The Polis administration will not consider new clean trucking policies until next year. Environmental groups are not happy.
The rules are also part of a national strategy to reduce pollution in neighborhoods near major freight routes. California became the first state to adopt an advanced clean truck rule in 2020. Since then, five others have adopted the same policy to stimulate a market for more zero-emission trucks and buses.
Colorado seemed set to join the group this year. In 2020, Polis signed a memorandum of understanding to promote the adoption of electric trucks and buses with 14 other states and the District of Columbia. A coalition of state agencies also held a series of town hall meetings to seek input on its possible zero-emissions truck strategy.
According to an update from state lawmakers, the process was intended to help air commissioners pass the clean trucking rule in August 2022.
A meeting between the administration and environmentalists did not go well
During the meeting with environmental groups, Will Toor, director of the Colorado Energy Office, said the delay would help align the final clean trucking policy with other efforts to promote electric vehicles, such as new state electric vehicles and federal infrastructure spending for more vehicle chargers.
McGrath of the Colorado Department of Public Health and Environment told attendees the delay could also help engage the trucking industry in the rulemaking process. He said companies may be more receptive to the new requirements at the end of the year, when global supply chain issues are expected to ease.
Those points made little sense to Aaron Kressig, the transportation electrification manager for Western Resource Advocates. In an interview, he said the clean truck rule isn’t expected to go into effect until 2025, which would give the state ample time to align it with other environmental policies and work with industry.
“If it’s not done by the end of this calendar year, we lose a year of effectiveness,” he said. “It also pushes everything on the [Air Quality Control Commission] calendar a year ago.
Members of several environmental groups said they would explore other options to push air regulators to review and approve the clean trucking rule, including a petition to force the issue before the November election.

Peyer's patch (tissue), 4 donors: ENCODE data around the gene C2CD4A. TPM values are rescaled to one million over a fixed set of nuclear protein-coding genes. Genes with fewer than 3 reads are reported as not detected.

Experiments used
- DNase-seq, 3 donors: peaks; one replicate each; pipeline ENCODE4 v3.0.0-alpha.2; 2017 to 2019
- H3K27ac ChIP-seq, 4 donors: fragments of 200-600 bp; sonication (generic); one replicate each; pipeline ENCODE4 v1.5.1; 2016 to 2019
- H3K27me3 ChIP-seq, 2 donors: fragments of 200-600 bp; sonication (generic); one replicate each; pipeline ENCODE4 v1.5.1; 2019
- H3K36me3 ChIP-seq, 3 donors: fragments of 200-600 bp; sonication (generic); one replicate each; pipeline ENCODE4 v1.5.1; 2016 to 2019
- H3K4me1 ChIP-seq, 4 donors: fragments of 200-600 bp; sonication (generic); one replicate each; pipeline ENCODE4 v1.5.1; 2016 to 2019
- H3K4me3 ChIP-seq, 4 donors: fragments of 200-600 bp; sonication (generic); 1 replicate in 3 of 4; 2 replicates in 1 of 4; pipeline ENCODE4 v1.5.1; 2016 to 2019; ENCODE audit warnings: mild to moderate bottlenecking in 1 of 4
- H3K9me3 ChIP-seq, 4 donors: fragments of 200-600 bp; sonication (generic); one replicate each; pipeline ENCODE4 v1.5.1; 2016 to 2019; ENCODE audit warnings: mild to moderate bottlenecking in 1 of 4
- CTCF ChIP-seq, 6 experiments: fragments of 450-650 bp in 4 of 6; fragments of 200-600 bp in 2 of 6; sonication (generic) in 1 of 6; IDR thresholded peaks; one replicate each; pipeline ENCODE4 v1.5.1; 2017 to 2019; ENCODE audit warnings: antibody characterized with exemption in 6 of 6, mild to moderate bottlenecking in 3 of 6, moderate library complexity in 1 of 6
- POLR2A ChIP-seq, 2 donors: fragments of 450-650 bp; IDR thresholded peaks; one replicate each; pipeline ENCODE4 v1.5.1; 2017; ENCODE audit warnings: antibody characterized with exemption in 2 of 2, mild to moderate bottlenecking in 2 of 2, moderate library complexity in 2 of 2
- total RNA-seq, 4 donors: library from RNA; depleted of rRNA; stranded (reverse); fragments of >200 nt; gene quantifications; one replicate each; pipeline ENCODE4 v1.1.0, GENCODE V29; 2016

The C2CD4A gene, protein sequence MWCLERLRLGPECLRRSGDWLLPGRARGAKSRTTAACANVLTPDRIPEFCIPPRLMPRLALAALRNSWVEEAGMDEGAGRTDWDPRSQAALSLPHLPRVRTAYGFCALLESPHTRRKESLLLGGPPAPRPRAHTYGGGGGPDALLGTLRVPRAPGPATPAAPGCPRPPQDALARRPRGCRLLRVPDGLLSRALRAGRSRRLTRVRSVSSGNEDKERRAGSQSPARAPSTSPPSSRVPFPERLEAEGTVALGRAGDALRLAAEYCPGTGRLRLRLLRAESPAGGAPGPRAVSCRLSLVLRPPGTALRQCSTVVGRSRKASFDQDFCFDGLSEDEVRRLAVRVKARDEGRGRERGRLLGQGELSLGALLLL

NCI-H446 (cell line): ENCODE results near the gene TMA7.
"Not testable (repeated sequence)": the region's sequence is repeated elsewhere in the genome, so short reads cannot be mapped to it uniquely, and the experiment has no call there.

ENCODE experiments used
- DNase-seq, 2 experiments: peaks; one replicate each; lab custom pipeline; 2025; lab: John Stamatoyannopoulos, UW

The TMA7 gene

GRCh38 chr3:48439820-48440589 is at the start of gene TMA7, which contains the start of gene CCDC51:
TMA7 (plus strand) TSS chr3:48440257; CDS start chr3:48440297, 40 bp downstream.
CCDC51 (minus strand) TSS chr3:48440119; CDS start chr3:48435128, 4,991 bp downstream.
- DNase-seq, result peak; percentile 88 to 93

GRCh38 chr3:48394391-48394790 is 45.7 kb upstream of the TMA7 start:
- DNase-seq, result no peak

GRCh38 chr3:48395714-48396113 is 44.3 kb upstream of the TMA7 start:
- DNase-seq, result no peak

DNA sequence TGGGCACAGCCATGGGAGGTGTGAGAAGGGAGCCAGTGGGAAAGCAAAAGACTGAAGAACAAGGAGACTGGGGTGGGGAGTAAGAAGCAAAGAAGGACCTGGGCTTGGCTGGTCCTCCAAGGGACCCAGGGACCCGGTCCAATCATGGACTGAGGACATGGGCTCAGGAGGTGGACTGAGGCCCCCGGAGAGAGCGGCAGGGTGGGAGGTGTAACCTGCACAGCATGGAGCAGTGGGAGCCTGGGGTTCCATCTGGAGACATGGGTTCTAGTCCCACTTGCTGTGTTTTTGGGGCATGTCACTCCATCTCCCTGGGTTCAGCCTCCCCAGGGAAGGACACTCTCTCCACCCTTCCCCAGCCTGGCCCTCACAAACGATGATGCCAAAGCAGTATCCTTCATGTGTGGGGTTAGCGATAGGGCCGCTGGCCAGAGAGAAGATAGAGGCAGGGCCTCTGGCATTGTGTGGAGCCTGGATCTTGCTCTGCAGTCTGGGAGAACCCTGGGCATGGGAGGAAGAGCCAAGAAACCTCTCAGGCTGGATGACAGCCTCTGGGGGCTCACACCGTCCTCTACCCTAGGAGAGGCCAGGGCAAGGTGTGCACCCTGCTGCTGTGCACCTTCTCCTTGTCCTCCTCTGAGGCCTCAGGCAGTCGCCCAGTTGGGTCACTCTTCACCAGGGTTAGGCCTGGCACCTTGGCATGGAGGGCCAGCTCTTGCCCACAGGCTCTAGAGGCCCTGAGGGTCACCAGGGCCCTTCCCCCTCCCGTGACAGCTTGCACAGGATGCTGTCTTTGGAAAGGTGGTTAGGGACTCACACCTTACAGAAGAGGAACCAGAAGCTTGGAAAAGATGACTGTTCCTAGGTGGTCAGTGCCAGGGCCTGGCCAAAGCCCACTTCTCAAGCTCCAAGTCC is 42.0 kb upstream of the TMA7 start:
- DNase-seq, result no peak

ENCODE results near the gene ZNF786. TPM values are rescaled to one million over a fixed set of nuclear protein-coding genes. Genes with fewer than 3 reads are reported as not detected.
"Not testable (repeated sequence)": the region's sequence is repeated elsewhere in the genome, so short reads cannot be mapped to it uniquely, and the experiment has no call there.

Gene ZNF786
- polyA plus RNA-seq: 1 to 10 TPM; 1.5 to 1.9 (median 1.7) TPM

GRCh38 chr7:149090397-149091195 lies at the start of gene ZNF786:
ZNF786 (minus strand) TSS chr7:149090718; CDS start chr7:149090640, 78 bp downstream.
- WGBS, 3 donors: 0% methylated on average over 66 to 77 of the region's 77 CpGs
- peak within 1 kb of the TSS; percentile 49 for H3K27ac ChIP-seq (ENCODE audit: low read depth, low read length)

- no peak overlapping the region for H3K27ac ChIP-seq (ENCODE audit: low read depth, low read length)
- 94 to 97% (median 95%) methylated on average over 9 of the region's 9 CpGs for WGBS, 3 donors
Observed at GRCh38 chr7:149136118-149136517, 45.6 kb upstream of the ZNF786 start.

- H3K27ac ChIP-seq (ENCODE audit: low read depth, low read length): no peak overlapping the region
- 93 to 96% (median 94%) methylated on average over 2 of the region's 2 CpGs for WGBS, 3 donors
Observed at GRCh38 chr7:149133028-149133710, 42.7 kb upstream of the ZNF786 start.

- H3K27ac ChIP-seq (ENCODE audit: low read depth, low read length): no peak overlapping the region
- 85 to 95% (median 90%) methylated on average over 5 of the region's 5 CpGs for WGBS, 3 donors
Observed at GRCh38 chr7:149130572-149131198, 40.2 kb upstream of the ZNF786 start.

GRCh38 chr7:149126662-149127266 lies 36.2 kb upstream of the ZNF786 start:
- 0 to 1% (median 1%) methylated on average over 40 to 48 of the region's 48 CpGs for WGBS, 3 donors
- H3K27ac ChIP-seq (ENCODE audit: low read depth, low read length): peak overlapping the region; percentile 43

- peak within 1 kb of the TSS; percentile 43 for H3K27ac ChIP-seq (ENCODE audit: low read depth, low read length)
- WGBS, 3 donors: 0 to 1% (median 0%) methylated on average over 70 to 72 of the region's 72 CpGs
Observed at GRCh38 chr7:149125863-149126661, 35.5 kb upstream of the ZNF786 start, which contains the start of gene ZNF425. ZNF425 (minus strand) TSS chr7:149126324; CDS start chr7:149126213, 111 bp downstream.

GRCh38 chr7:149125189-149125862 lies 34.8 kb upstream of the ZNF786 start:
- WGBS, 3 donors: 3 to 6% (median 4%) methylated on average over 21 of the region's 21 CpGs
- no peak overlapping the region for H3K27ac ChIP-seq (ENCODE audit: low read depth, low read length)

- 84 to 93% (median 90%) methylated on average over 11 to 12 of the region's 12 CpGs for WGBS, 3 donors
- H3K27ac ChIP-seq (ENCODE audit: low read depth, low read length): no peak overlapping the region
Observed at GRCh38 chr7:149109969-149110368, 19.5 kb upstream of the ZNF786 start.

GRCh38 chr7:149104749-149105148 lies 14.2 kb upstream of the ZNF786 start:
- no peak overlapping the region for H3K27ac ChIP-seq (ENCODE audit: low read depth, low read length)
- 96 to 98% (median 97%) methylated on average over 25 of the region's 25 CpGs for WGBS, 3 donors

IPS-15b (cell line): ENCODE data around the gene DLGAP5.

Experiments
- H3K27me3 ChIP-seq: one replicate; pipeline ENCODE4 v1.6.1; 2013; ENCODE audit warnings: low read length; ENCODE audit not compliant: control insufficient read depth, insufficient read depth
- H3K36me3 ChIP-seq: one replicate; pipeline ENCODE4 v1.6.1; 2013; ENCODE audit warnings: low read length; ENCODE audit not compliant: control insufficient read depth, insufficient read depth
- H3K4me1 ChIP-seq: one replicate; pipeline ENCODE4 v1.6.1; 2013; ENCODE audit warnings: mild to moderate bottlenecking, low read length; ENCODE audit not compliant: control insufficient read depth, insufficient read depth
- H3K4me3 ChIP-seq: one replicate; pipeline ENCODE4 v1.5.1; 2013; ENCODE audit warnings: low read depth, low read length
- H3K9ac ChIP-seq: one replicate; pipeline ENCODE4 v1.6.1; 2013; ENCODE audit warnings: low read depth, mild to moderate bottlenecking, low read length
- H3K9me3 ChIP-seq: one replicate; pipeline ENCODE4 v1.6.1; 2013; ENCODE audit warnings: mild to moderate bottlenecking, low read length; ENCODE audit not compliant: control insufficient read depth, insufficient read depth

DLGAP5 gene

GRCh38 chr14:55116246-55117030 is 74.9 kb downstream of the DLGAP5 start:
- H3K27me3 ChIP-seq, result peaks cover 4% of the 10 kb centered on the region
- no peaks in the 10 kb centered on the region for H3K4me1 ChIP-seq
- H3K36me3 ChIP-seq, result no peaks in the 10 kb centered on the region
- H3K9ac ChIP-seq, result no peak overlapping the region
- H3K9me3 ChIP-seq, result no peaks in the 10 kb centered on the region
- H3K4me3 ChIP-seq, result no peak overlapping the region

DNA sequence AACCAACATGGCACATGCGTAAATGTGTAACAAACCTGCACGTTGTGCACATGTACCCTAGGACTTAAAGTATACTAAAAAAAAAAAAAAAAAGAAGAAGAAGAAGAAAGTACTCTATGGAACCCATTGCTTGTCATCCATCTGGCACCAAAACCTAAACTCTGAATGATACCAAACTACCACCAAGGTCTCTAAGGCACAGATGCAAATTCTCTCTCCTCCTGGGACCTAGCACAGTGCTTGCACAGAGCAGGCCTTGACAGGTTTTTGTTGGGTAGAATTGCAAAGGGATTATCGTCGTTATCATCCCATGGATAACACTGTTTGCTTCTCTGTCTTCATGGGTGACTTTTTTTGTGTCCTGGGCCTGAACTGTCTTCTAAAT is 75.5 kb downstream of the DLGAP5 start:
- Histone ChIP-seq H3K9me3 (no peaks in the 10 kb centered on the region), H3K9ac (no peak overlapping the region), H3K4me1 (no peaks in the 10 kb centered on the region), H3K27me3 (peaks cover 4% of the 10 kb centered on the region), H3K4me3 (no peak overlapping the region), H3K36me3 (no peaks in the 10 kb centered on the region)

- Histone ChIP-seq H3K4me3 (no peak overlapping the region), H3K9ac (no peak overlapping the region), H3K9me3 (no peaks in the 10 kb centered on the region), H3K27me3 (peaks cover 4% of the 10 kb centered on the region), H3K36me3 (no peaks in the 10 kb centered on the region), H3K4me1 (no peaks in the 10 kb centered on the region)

Polis administration maintains schedule is as ‘aggressive as possible to get it right’
In an email response to CPR News, Toor defended the new timeline and said the administration never committed to passing clean trucking rules in 2022.
Toor said the Polis administration worked with the legislature last year to invest $750 million in electrifying cars, trucks and buses over the next decade. The governor’s office also proposed a $400 million clean air program in its latest budget, which includes proposed funding for electric school buses.
“The coming months are an important time to stabilize global supply chain issues – with major national efforts underway in areas such as producing enough microchips to build the clean vehicles our country needs” , Toor said, adding that the delay would help the administration better coordinate new regulations with others, “sequencing” that he said was crucial for clean transportation rules for passenger cars.
Conor Cahill, spokesman for the governor’s office, said the administration’s schedule was as “aggressive as possible to get it right.”
“What’s highlighted is that we need to get the investment plans in place for transportation electrification companies and quickly adopt the Governor’s clean air package which includes a clean trucking component to put in place the most robust regulations possible,” Cahill mentioned.
The new schedule will likely be formalized at Thursday’s meeting of the Air Quality Control Board. According to a presentation submitted ahead of the meeting, state regulators plan to begin drafting the rule this year and hold public hearings in 2023. The clean trucking policy will go into effect in 2026.